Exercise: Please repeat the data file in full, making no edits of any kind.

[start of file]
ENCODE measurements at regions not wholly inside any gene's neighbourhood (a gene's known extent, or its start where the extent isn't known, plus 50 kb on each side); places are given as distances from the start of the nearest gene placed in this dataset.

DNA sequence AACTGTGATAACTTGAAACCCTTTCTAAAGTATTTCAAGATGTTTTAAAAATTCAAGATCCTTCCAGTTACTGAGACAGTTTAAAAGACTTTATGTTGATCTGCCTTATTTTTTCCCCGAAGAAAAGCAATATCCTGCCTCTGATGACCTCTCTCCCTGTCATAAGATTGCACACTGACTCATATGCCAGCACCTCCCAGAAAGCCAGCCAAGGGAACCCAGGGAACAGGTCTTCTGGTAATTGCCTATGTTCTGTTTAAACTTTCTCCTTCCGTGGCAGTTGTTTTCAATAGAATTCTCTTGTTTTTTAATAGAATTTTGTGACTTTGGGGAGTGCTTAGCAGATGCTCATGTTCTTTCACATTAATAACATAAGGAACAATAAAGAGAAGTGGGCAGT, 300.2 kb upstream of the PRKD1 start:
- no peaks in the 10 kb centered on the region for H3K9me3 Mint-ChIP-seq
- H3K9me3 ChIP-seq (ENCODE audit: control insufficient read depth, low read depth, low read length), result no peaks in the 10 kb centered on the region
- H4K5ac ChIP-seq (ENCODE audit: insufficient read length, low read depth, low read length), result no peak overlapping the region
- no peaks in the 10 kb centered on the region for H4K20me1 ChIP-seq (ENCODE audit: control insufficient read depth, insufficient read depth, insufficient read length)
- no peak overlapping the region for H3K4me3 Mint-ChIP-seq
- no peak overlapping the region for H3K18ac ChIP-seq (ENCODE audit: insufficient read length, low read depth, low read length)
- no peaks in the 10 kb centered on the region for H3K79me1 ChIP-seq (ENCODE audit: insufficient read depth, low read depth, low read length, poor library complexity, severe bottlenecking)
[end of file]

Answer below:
ENCODE measurements at regions not wholly inside any gene's neighbourhood (a gene's known extent, or its start where the extent isn't known, plus 50 kb on each side); places are given as distances from the start of the nearest gene placed in this dataset.

DNA sequence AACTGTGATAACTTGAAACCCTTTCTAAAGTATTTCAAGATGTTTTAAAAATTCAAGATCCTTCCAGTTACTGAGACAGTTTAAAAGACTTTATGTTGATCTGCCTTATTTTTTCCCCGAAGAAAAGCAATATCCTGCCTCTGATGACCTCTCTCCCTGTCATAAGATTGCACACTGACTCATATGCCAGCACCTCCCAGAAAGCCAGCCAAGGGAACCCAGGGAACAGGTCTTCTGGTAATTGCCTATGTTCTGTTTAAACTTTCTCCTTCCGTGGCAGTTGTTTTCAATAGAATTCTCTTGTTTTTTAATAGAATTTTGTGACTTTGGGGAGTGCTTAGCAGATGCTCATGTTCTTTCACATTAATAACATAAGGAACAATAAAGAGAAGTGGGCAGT, 300.2 kb upstream of the PRKD1 start:
- no peaks in the 10 kb centered on the region for H3K9me3 Mint-ChIP-seq
- H3K9me3 ChIP-seq (ENCODE audit: control insufficient read depth, low read depth, low read length), result no peaks in the 10 kb centered on the region
- H4K5ac ChIP-seq (ENCODE audit: insufficient read length, low read depth, low read length), result no peak overlapping the region
- no peaks in the 10 kb centered on the region for H4K20me1 ChIP-seq (ENCODE audit: control insufficient read depth, insufficient read depth, insufficient read length)
- no peak overlapping the region for H3K4me3 Mint-ChIP-seq
- no peak overlapping the region for H3K18ac ChIP-seq (ENCODE audit: insufficient read length, low read depth, low read length)
- no peaks in the 10 kb centered on the region for H3K79me1 ChIP-seq (ENCODE audit: insufficient read depth, low read depth, low read length, poor library complexity, severe bottlenecking)